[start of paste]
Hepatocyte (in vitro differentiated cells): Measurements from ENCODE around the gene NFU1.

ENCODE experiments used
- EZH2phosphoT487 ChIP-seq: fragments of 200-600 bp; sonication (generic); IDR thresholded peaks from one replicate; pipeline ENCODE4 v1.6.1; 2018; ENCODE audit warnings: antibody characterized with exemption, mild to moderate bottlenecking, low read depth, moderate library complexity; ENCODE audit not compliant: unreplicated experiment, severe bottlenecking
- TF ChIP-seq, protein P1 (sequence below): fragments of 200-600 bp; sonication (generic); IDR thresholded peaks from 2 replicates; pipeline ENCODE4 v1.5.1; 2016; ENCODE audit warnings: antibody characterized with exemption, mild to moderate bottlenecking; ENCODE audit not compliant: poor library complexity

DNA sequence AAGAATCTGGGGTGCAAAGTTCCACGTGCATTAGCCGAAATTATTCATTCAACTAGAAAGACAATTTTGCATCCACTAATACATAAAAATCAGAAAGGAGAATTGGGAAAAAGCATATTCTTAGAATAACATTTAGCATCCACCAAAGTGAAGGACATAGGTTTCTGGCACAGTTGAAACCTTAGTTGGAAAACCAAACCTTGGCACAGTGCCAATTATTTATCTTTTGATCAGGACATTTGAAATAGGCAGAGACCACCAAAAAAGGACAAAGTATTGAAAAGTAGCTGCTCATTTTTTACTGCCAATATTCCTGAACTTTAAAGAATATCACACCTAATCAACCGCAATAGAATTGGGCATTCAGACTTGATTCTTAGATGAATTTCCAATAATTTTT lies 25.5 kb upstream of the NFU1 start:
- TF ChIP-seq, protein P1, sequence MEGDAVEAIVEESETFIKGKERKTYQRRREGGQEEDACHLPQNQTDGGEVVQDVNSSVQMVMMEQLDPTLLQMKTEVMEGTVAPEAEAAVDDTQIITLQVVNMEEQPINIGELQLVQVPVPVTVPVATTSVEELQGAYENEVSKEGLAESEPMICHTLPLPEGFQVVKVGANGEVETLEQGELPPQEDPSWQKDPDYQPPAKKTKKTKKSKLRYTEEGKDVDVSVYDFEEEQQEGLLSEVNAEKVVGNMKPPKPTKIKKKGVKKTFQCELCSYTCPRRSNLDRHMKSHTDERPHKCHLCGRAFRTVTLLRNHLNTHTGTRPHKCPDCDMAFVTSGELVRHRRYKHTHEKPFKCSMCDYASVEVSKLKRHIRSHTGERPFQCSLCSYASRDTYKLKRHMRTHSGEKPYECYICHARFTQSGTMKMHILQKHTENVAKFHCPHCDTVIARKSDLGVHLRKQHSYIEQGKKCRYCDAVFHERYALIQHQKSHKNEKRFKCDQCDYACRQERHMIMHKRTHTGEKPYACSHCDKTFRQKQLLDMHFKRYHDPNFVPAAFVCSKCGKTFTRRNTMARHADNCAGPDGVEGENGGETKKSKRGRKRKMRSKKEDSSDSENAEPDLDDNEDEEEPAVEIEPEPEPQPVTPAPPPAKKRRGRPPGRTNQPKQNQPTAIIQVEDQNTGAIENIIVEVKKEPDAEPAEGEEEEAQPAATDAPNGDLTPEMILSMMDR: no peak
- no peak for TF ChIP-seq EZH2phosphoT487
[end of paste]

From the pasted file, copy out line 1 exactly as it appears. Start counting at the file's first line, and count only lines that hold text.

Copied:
Hepatocyte (in vitro differentiated cells): Measurements from ENCODE around the gene NFU1.